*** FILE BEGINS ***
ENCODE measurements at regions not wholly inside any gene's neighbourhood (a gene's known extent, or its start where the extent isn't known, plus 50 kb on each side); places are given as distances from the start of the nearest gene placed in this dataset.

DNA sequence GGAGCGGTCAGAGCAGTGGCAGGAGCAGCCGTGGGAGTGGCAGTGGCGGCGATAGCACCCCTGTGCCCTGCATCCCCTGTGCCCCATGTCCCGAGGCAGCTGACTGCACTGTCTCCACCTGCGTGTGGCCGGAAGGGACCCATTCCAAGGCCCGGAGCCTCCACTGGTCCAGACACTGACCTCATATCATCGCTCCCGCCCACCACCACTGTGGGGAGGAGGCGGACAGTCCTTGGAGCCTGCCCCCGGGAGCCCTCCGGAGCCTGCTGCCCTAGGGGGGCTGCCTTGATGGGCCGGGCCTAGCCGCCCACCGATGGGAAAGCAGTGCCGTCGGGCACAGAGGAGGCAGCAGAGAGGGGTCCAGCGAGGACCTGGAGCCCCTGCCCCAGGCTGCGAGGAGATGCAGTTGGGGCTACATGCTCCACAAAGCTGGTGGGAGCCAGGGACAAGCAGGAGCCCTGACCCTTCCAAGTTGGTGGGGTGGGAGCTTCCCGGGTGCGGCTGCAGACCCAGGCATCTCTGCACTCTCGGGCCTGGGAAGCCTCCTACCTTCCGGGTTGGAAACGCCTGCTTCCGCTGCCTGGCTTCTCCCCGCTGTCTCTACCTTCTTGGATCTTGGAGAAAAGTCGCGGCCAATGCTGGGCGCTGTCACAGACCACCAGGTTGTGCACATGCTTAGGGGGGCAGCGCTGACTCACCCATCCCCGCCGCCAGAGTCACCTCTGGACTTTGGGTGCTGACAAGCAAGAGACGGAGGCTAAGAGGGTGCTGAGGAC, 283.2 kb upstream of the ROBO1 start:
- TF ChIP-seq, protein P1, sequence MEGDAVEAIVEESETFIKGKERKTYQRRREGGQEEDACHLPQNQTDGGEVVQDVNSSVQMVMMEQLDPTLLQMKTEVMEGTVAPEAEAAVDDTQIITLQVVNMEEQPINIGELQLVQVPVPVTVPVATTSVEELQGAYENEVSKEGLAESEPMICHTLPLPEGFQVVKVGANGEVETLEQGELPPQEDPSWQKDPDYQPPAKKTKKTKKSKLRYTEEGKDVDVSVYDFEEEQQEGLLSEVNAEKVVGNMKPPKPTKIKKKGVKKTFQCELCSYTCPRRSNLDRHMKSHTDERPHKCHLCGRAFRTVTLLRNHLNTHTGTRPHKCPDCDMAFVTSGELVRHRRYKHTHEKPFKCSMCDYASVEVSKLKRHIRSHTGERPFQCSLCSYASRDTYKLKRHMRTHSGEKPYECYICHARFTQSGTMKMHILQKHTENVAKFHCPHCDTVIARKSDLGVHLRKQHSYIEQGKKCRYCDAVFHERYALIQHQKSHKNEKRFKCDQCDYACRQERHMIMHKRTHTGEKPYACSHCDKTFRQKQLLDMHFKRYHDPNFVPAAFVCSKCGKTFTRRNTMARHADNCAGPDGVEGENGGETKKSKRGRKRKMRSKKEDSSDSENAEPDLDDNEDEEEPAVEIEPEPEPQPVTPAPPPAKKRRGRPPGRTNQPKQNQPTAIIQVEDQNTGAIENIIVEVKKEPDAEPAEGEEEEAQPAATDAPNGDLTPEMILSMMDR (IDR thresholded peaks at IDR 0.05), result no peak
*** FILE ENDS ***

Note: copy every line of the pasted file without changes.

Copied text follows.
ENCODE measurements at regions not wholly inside any gene's neighbourhood (a gene's known extent, or its start where the extent isn't known, plus 50 kb on each side); places are given as distances from the start of the nearest gene placed in this dataset.

DNA sequence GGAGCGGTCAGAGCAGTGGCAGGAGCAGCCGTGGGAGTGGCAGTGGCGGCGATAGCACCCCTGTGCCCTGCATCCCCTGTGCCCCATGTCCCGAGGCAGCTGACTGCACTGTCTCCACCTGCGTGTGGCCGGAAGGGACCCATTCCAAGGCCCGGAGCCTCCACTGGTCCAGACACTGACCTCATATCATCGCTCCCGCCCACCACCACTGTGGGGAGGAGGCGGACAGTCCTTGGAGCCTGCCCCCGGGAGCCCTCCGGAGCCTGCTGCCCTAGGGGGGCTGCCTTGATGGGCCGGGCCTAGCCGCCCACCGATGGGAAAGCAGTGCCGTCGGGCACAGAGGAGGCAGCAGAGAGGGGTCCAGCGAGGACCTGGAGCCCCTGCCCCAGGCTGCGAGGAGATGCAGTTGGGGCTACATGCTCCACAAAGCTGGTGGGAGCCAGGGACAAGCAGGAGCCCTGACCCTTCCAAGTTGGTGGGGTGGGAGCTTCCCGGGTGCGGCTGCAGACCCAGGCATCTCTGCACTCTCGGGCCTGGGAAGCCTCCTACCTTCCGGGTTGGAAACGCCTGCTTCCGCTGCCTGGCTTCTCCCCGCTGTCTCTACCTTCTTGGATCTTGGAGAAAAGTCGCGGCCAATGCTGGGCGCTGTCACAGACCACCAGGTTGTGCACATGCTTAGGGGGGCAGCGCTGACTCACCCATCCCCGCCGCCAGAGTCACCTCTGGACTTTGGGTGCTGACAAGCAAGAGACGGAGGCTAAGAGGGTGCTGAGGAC, 283.2 kb upstream of the ROBO1 start:
- TF ChIP-seq, protein P1, sequence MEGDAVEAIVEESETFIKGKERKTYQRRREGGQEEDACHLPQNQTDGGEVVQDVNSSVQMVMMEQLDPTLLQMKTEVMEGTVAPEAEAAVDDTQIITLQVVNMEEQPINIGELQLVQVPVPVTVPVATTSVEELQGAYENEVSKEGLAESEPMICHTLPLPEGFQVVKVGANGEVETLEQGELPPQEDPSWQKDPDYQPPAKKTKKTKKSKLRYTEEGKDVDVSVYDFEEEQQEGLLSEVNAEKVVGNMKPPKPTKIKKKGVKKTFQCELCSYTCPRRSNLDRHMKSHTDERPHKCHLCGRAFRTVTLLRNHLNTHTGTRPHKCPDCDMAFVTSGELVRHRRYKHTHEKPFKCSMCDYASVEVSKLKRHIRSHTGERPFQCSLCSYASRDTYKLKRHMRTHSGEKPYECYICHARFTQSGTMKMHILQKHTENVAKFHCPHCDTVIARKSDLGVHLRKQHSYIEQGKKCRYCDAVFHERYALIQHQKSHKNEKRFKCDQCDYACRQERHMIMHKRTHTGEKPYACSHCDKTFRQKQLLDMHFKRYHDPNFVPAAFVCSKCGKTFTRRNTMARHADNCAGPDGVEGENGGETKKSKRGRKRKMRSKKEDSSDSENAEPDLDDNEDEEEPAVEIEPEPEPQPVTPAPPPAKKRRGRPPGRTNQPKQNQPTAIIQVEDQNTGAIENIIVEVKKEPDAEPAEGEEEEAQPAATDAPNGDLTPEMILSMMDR (IDR thresholded peaks at IDR 0.05), result no peak